Church Of MO: 2001 Triumph Tiger
Man, the Tiger really has come a long way.
On the heels of our review of the 2024 Triumph Tiger 900 family, we thought it was a good time to go back into the archives to see when our first Tiger review was. Turns out it was in 2001 – 22 years ago! Both Triumph and MO have come a long way since then, so re-reading this review is a refreshing glimpse into the past to see not only how far Triumph has come, but us too.
2001 Triumph Tiger - Motorcycle.com
by MO Staff
Lake Elsinore, California, May 4, 2001 -- British people tend to behave differently than we Americans do.
For instance, we like our beer cold while they prefer it at room temperature. We even have entire cities full of queens. They have but one queen, and she is royalty. They even go so far as to call cookies "biscuits" though they can never seem to find a proper country gravy to cover them with.
Not to mention that their "football" is a bunch of pale men running around in their underwear, and then everybody goes out to get bangers and mash which sounds suspiciously like what Hugh Grant got arrested for soliciting.
The British also like their street bikes to look like dirt bikes, something we presumably simple-minded Americans just do not understand. But that's not to say the Euros are wrong, just different. Very different, in fact -- just like Triumph's Tiger.
To sample their new steed, Triumph invited us down to their fleet center in Costa Mesa, California where they were kind enough to provide a 2000 Tiger on hand for back-to-back comparison with the new model on hand. We would spend the day being as British as we dared, and we were determined to have a proper cold ale at the end of the day, mind you. We can only assimilate so quickly, you see. Aside from new graphics, the main change to the 2001 Tiger lies in the motor. Previous versions of the Tiger came equipped with a carburetor-fed 885 cc motor. They soon ditched the carb, though, and fitted fuel-injected to the same motor in the hopes that the small but significant change would appease Triumph's followers. This year, Triumph has equipped the Tiger with not only a new fuel-injection system, but they've attached it to the new 955 cc mill that will be found on the new Daytona.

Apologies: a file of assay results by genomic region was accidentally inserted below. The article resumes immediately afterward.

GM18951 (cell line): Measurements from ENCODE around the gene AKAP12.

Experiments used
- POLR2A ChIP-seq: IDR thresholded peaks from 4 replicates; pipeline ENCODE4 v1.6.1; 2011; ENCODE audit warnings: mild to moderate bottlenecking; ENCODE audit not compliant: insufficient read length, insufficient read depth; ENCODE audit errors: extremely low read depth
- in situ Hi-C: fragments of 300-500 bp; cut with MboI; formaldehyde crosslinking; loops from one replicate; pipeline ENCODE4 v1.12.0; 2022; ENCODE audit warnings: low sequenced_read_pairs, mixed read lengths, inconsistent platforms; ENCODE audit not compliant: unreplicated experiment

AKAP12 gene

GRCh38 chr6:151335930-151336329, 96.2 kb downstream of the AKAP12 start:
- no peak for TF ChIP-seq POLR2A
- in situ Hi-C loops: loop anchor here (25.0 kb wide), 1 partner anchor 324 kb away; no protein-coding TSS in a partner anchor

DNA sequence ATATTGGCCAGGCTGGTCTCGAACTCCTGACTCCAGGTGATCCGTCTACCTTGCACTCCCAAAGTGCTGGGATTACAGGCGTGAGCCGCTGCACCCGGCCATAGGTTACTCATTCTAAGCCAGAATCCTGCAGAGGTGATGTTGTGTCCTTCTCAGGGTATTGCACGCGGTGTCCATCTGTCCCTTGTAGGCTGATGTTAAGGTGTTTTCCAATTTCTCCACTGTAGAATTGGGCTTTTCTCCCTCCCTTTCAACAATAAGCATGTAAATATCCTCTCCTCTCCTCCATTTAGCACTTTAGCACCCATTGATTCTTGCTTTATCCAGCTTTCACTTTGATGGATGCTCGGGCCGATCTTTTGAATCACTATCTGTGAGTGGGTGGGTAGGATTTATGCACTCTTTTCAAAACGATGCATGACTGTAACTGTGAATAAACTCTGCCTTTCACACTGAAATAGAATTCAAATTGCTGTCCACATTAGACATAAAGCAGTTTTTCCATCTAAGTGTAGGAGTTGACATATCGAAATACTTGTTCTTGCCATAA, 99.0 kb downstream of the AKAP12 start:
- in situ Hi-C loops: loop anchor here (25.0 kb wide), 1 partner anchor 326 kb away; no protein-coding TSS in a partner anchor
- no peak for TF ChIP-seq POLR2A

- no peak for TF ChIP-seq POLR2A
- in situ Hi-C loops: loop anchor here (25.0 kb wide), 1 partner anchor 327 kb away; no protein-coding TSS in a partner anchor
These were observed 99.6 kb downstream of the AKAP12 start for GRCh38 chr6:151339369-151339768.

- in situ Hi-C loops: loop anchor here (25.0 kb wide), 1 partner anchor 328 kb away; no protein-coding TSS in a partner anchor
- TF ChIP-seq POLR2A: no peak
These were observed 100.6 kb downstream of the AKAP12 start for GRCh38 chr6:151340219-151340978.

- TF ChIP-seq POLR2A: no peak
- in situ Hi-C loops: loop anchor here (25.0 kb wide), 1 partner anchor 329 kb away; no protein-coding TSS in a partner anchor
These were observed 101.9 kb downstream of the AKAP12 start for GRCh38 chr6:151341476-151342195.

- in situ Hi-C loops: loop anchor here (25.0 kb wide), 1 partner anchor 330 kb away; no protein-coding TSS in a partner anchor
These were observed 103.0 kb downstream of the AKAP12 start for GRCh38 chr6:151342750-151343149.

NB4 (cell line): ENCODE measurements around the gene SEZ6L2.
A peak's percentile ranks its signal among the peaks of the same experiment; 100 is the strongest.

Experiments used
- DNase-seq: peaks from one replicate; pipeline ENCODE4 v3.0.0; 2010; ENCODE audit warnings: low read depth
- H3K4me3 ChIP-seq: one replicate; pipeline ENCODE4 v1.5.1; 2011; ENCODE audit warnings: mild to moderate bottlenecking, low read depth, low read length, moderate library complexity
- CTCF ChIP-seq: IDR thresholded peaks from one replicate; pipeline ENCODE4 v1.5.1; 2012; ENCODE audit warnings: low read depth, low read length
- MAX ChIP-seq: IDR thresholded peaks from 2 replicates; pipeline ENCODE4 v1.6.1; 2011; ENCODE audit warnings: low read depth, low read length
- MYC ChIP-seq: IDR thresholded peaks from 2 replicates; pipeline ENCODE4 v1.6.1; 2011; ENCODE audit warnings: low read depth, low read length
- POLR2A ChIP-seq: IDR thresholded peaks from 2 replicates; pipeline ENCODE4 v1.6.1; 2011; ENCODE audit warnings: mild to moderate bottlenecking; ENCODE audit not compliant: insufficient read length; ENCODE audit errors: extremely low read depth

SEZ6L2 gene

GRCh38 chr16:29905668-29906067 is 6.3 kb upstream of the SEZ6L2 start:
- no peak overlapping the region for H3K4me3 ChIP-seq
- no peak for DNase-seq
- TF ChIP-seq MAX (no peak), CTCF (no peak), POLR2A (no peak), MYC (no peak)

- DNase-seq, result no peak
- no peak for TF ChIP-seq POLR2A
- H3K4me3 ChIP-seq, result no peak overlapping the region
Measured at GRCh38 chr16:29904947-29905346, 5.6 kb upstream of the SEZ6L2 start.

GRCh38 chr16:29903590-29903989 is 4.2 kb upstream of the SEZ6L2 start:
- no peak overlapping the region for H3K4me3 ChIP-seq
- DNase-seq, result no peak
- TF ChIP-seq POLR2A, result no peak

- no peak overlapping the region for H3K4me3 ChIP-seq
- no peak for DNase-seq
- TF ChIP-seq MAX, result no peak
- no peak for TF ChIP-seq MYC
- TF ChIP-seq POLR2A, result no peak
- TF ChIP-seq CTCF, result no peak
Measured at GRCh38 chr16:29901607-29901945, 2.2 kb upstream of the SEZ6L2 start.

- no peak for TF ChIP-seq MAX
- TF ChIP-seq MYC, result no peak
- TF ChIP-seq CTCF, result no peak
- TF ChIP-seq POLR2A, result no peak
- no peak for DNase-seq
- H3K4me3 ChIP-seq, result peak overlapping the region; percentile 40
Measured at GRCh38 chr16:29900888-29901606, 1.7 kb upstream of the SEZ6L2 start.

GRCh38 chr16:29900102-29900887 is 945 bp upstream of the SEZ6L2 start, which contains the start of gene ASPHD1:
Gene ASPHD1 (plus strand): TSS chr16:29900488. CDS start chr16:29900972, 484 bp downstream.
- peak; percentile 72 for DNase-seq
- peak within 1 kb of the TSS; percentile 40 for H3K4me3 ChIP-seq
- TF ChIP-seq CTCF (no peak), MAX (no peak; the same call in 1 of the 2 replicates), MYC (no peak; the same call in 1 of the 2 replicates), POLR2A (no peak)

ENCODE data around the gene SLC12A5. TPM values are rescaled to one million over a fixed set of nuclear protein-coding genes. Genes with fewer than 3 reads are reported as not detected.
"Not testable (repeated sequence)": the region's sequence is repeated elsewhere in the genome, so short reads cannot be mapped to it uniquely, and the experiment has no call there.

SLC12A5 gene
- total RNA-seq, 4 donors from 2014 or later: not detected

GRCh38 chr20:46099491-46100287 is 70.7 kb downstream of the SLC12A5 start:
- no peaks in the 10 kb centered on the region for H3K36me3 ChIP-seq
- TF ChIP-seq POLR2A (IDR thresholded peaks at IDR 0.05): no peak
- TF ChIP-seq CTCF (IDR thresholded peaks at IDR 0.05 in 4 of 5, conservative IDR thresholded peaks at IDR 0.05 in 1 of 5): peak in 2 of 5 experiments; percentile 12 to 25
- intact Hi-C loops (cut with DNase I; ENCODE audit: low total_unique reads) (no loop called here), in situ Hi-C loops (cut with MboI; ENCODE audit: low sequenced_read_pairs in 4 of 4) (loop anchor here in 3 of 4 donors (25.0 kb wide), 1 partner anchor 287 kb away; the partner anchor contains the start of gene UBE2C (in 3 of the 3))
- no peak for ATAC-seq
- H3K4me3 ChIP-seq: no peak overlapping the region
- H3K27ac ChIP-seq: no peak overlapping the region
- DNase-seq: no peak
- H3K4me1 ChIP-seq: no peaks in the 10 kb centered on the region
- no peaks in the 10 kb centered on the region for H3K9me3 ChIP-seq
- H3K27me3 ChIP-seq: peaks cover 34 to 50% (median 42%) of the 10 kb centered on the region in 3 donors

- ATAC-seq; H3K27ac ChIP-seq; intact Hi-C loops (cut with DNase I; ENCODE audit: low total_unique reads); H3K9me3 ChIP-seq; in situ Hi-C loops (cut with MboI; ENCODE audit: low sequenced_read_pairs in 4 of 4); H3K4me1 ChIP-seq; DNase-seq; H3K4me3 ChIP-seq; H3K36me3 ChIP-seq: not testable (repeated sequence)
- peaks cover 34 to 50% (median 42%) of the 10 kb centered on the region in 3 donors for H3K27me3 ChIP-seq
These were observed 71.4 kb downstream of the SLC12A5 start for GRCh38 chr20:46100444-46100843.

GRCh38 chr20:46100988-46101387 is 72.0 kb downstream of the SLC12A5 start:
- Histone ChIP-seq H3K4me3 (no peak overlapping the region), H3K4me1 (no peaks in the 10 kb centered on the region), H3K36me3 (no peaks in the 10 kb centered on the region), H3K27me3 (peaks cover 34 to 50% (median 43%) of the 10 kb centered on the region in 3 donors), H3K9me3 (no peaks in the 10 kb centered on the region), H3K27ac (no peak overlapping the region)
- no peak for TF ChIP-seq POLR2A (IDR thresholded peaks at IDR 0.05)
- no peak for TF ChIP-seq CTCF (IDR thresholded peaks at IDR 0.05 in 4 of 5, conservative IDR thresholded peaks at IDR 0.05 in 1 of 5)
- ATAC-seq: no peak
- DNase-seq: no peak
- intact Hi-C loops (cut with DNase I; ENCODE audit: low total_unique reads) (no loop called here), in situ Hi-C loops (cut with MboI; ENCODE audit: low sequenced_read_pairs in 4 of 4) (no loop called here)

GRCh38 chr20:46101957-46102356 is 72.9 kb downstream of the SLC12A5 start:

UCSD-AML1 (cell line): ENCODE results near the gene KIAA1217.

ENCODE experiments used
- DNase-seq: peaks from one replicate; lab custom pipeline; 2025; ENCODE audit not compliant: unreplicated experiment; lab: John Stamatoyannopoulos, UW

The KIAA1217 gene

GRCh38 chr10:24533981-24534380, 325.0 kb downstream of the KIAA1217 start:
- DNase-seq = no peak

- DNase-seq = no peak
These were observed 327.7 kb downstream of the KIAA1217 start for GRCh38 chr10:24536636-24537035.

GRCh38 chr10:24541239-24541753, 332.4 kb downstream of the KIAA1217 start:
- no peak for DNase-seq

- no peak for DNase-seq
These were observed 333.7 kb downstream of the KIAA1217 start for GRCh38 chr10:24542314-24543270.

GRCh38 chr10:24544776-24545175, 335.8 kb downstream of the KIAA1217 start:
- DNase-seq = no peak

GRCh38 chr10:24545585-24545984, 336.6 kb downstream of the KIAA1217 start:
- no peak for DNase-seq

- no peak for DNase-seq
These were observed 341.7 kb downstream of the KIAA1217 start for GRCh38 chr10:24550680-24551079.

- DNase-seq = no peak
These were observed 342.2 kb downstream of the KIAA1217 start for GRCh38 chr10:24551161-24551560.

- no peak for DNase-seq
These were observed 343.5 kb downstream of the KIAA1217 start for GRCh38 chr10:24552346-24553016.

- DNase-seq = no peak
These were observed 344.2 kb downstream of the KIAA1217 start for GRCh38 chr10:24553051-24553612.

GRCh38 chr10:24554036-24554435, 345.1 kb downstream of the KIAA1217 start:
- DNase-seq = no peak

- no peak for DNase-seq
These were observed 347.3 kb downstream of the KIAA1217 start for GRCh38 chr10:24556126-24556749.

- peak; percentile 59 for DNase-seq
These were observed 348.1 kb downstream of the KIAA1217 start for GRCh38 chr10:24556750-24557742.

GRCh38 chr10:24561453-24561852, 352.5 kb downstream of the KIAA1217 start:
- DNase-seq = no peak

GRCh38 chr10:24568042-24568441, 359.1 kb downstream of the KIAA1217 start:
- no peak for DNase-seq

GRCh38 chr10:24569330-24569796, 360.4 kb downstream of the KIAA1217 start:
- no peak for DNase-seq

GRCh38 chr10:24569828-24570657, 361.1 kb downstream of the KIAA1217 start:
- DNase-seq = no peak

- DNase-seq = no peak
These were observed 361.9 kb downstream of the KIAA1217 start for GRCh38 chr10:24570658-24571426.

"The changes within the motor include high-pressure die-cast crankcases, relocated alternator, new closed-loop fuel-injection system, and some small alterations to keep the engine's noise low. The front suspension also received some adjustments that were made to reduce front-end dive during braking maneuvers."
While both the old and new versions feel the same at a standstill, when traveling down the road at an accelerated pace or when engaging in a passing maneuver, the new motor can be immediately appreciated. The 955 cc engine has more top-end power than the old wheezer, while still retaining, if not increasing, the old engine's mid-range and low-end power.
Ortega Highway is a smooth stretch of road that stretches from Interstate 5 in Orange County to Lake Elsinore in Riverside County. It's predominantly composed of high-speed sweepers and smooth roads where high-speed cornering stability can be put to the test. However, when engaged in discussions in regard to the Triumph Tiger, high-speed cornering stability is rarely mentioned.
We will make mention of it now, though, since the Tiger possesses excellent stability considering the type of vehicle it is. In essence, the Tiger is a lifted standard-duty motorbike. Equipped with long travel suspension and dual-sport-type tires, it hints at an ability to tackle off-road chores.
However, if our off-road adventures took us onto the beaten path, we'd much rather have a four-stroke motocross bike (like a big-bore KTM, for instance) equipped with street running gear. After our ride over paved roads, things got a bit hairy.